Authority and rebellion

John Adams is one of my heroes. Why? Because he was an American patriot who defied the mob, defending the harassed British soldiers in the Boston “massacre” trials. It is doubtful that a man of his character and independence will ever be elected president again.

Mobs are inherently dangerous and not to be trusted: therefore my instincts are always on the side of authority. Whenever I read a news story about a riot, a protest march, a strike, or an insurgency, the first thing I look for is some kind of moral justification for the rebellion. Increasingly, none is offered. Perhaps journalists think that the mere fact of lots of people desiring a change is its own justification. Desire is enough.

Rebellion can sometimes be justified on moral grounds, but today we live in a culture of rebellion in which justifications are irrelevant. Authority is never given the benefit of the doubt. Majorities are simply assumed to be right by virtue of being majorities. Individuals with power or authority are assumed to be villains, especially when they refuse to kow-tow to popular desires. In such a culture it is almost impossible to distinguish the good rebellion from the myriad of petty, malicious, arbitrary, vengeful, envious, and greed-driven rebellions everywhere.

I pity anyone with authority today. America’s most popular pastime is to hurl mindless criticism and abuse at authority figures (I am not exempt from this damnable habit). There is nothing more popular in America today than standing around the water cooler badmouthing one’s employer, one’s government, or one’s church. For an individual to exercise authority is to risk becoming a martyr in our culture. That is, unless you sell out to the mob, which many do.

On the other hand, there is a sense in which our anti-authoritarian culture delivers a kind of poetic justice. Many of our leaders are themselves rebels and/or usurpers. They use their authority to foment rebellion, are contemptuous of their own superiors, and in some cases they acquired their positions through acts of sedition. Having shown little respect for authority themselves, they receive little respect in their turn. Such men will never seek to create a culture of respect for authority because that would incriminate their own actions. Democracy = perpetual revolution and rebellion.

As a practical matter, the formula for restoration is rather simple. Give respect and deference to the authorities God has placed over you, no matter how unworthy in your eyes – be it your president, your governor, your city council, your highway patrolman, your priest, or your employer. To these we owe obedience in all things lawful. We owe them respect even when they make prudential mistakes. We are to “bear wrongs patiently” when there is an occasional injustice. Granted: at some point there can be so much abuse that rebellion is necessary, even obligatory. That hour may well be approaching fast. When that hour comes, if you have lived a life that is deeply respectful of authority, your “rebellion” will arise from grave necessity rather than habit; it will be meaningful and persuasive, not just another tantrum of the spoiled mob.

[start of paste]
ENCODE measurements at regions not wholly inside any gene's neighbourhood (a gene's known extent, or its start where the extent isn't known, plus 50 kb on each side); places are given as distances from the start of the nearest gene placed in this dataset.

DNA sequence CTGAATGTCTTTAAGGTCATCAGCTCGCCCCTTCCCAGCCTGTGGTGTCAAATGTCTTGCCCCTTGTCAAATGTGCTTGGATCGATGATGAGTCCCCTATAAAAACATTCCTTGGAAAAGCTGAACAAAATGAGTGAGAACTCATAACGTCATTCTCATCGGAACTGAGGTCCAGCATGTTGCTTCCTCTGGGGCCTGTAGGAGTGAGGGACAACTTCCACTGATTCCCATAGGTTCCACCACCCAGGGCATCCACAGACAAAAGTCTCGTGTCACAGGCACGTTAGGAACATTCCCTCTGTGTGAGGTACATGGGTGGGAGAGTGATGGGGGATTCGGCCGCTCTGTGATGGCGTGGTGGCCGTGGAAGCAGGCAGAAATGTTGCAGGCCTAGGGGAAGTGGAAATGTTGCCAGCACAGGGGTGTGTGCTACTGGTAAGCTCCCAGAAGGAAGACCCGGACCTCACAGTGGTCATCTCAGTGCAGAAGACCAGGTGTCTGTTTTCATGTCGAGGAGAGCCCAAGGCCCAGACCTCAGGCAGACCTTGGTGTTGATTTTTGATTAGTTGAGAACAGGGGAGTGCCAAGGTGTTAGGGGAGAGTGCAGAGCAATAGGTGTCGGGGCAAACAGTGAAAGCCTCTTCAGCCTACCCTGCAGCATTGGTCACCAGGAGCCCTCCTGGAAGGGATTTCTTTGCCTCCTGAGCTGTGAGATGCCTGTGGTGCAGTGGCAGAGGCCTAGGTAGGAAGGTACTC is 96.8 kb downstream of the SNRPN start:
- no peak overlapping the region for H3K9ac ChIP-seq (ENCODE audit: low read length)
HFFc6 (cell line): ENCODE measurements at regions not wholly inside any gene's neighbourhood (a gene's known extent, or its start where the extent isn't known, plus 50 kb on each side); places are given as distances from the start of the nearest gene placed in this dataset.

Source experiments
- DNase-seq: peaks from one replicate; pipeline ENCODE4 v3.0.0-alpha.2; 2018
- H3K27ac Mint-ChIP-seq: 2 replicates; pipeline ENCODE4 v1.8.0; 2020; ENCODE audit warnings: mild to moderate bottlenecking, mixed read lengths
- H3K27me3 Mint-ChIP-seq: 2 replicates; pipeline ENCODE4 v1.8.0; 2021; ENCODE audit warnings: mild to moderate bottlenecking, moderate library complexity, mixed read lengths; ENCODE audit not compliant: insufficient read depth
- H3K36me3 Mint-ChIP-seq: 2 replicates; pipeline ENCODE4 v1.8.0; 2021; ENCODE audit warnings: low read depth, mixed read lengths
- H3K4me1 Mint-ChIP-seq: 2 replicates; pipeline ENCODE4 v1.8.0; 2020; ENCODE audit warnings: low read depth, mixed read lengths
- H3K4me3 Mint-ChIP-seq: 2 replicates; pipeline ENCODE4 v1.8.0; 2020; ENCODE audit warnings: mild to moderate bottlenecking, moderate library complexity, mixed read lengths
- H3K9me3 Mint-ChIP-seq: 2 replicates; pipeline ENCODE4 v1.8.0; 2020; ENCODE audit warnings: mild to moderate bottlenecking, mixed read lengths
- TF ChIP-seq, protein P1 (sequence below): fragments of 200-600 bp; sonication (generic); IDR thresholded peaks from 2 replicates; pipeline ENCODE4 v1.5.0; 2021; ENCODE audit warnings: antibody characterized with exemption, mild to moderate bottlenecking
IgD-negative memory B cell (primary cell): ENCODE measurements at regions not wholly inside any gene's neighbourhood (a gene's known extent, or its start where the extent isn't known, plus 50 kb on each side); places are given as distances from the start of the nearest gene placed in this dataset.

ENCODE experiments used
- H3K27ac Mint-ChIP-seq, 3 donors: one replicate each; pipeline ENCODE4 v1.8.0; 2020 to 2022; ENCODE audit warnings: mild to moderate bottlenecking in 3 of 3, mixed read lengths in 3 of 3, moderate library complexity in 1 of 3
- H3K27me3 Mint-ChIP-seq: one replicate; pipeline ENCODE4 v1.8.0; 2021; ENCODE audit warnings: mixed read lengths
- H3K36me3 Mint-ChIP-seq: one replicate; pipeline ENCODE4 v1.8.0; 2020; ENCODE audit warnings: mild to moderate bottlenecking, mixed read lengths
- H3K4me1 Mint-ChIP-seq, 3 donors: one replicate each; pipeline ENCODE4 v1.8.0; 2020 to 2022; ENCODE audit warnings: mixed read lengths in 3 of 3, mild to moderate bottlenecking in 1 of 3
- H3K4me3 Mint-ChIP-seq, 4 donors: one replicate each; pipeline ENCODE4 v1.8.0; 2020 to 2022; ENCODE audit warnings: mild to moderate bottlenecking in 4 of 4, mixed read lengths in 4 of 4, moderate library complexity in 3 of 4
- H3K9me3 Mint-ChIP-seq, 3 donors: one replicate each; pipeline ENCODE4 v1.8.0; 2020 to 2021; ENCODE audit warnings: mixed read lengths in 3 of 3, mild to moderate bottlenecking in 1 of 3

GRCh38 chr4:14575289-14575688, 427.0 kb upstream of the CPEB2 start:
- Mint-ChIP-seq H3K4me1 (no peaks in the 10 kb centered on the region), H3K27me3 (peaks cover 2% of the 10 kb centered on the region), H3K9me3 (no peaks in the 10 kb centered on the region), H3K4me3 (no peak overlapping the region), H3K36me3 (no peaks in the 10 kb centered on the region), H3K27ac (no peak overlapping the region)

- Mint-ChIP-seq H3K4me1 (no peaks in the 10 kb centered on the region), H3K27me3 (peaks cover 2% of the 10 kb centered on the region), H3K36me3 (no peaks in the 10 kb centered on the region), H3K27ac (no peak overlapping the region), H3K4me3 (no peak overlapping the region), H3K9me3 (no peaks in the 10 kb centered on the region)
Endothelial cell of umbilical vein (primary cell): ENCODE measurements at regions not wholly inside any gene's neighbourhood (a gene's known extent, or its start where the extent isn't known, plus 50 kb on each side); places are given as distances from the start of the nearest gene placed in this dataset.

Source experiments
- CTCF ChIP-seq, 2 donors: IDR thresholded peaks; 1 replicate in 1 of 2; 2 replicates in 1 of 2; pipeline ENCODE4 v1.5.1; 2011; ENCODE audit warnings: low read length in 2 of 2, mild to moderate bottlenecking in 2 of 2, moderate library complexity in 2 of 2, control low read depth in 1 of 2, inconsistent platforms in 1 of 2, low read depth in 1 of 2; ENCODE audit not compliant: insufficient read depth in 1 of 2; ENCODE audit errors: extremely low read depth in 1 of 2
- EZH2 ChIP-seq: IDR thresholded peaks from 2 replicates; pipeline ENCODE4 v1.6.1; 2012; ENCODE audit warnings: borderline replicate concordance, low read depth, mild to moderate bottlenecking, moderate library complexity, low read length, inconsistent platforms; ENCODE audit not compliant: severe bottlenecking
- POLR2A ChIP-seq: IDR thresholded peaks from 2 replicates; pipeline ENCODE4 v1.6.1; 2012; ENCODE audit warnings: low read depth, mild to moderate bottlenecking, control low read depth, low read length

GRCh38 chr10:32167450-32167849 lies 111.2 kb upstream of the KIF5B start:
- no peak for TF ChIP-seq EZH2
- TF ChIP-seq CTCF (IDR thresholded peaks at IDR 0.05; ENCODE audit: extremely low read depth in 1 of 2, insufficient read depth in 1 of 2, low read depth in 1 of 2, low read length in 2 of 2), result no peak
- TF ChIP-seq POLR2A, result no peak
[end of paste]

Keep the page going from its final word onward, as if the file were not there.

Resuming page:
Pope John XXIII on Latin

In the light of Summorum Pontificum and the return of the traditional Latin Mass, now might be a good time for Catholics to get re-acquainted with what the Church teaches about the Latin language. Here’s what Blessed John XXIII – the Pope who convened the Second Vatican Council -wrote in his great Apostolic Constitution Veterum Sapientia:

“Of its very nature Latin is most suitable for promoting every form of culture among peoples. It gives rise to no jealousies. It does not favor any one nation, but presents itself with equal impartiality to all and is equally acceptable to all.

Nor must we overlook the characteristic nobility of Latin’s formal structure. Its ‘concise, varied and harmonious style, full of majesty and dignity’ makes for singular clarity and impressiveness of expression …

Furthermore, the Church’s language must be not only universal but also immutable. Modern languages are liable to change, and no single one of them is superior to the others in authority. Thus if the truths of the Catholic Church were entrusted to an unspecified number of them, the meaning of these truths, varied as they are, would not be manifested to everyone with sufficient clarity and precision. There would, moreover, be no language which could serve as a common and constant norm by which to gauge the exact meaning of other renderings.

But Latin is indeed such a language. It is set and unchanging. It has long since ceased to be affected by those alterations in the meaning of words which are the normal result of daily, popular use …

Finally, the Catholic Church has a dignity far surpassing that of every merely human society, for it was founded by Christ the Lord. It is altogether fitting, therefore, that the language it uses should be noble, majestic, and non-vernacular.”